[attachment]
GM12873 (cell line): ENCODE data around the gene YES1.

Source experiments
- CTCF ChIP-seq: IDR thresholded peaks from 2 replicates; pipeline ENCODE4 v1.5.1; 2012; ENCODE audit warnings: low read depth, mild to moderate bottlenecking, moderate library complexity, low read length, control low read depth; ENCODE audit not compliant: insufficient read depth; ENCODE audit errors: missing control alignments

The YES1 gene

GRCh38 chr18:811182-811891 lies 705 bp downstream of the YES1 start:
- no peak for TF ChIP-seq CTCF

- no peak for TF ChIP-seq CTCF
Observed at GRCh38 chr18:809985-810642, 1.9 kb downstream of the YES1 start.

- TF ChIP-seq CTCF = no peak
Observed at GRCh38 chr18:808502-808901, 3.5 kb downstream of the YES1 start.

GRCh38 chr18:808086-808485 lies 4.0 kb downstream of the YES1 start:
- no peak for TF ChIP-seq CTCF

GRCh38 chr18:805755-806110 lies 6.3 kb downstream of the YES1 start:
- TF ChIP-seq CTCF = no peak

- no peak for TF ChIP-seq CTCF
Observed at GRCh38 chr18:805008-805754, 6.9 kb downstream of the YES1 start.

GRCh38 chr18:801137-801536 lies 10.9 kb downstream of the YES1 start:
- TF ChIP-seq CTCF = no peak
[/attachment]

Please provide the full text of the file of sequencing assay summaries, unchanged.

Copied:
GM12873 (cell line): ENCODE data around the gene YES1.

Source experiments
- CTCF ChIP-seq: IDR thresholded peaks from 2 replicates; pipeline ENCODE4 v1.5.1; 2012; ENCODE audit warnings: low read depth, mild to moderate bottlenecking, moderate library complexity, low read length, control low read depth; ENCODE audit not compliant: insufficient read depth; ENCODE audit errors: missing control alignments

The YES1 gene

GRCh38 chr18:811182-811891 lies 705 bp downstream of the YES1 start:
- no peak for TF ChIP-seq CTCF

- no peak for TF ChIP-seq CTCF
Observed at GRCh38 chr18:809985-810642, 1.9 kb downstream of the YES1 start.

- TF ChIP-seq CTCF = no peak
Observed at GRCh38 chr18:808502-808901, 3.5 kb downstream of the YES1 start.

GRCh38 chr18:808086-808485 lies 4.0 kb downstream of the YES1 start:
- no peak for TF ChIP-seq CTCF

GRCh38 chr18:805755-806110 lies 6.3 kb downstream of the YES1 start:
- TF ChIP-seq CTCF = no peak

- no peak for TF ChIP-seq CTCF
Observed at GRCh38 chr18:805008-805754, 6.9 kb downstream of the YES1 start.

GRCh38 chr18:801137-801536 lies 10.9 kb downstream of the YES1 start:
- TF ChIP-seq CTCF = no peak